Book Image

Mastering Machine Learning Algorithms. - Second Edition

By : Giuseppe Bonaccorso
Book Image

Mastering Machine Learning Algorithms. - Second Edition

By: Giuseppe Bonaccorso

Overview of this book

Mastering Machine Learning Algorithms, Second Edition helps you harness the real power of machine learning algorithms in order to implement smarter ways of meeting today's overwhelming data needs. This newly updated and revised guide will help you master algorithms used widely in semi-supervised learning, reinforcement learning, supervised learning, and unsupervised learning domains. You will use all the modern libraries from the Python ecosystem – including NumPy and Keras – to extract features from varied complexities of data. Ranging from Bayesian models to the Markov chain Monte Carlo algorithm to Hidden Markov models, this machine learning book teaches you how to extract features from your dataset, perform complex dimensionality reduction, and train supervised and semi-supervised models by making use of Python-based libraries such as scikit-learn. You will also discover practical applications for complex techniques such as maximum likelihood estimation, Hebbian learning, and ensemble learning, and how to use TensorFlow 2.x to train effective deep neural networks. By the end of this book, you will be ready to implement and solve end-to-end machine learning problems and use case scenarios.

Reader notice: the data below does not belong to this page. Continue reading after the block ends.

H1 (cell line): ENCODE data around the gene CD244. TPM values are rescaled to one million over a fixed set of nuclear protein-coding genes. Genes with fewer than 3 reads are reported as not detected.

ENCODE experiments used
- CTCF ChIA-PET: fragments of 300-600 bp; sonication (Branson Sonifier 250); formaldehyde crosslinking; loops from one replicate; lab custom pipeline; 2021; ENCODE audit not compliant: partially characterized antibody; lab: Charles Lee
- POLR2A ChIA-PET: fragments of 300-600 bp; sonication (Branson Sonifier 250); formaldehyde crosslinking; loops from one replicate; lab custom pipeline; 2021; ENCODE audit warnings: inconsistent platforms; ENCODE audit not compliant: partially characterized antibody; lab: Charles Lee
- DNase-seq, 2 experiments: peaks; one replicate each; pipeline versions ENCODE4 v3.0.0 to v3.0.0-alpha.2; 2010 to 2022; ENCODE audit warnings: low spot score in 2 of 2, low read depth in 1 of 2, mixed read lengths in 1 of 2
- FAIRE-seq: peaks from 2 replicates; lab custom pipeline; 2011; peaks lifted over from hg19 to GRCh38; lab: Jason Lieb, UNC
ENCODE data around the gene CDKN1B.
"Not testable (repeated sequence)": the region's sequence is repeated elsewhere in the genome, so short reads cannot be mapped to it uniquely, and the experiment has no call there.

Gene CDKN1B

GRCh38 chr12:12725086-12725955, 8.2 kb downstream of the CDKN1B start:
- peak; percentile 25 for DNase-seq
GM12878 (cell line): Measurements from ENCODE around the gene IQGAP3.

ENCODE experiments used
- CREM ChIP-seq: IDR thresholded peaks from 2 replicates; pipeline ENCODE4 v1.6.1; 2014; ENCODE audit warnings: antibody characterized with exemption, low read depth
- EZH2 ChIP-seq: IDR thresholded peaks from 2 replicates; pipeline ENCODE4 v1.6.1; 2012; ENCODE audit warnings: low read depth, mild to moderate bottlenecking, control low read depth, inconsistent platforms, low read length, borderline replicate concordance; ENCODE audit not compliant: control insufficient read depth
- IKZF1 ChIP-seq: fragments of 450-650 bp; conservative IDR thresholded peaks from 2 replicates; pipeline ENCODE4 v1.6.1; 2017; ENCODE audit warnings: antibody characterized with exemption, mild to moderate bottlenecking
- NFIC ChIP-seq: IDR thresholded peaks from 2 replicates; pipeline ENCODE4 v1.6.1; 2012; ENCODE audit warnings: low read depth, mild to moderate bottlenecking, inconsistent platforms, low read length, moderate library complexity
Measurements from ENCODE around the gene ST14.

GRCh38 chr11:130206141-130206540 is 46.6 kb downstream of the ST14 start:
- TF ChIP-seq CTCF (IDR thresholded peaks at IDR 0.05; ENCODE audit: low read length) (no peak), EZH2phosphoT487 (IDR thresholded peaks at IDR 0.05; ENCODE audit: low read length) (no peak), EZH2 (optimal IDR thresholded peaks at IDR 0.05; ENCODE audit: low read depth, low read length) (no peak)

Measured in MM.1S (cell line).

Table of Contents (28 chapters)
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SARSA algorithm

SARSA (the name is derived from the sequence state-action-reward-state-action) is a natural extension of TD(0) to the estimation of the Q function. Its standard formulation (which is sometimes called one-step SARSA, or SARSA(0), for the same reasons explained in the previous chapter) is based on a single next reward rt+1, which is obtained by executing the action at in the state st. The temporal difference computation is based on the following update rule:

The equation is equivalent to TD(0), and if the policy is chosen to be GLIE, it has been proven (in Singh S., Jaakkola T., Littman M. L., Szepesvári C., Convergence Results for Single-Step On-Policy Reinforcement-Learning Algorithms, Machine Learning, 39/2000) that SARSA converges to an optimal policy with a probability of 1 when all couples (state, action) are experienced an infinite number of times. This means that if the policy is updated to be greedy with respect to the current value function induced...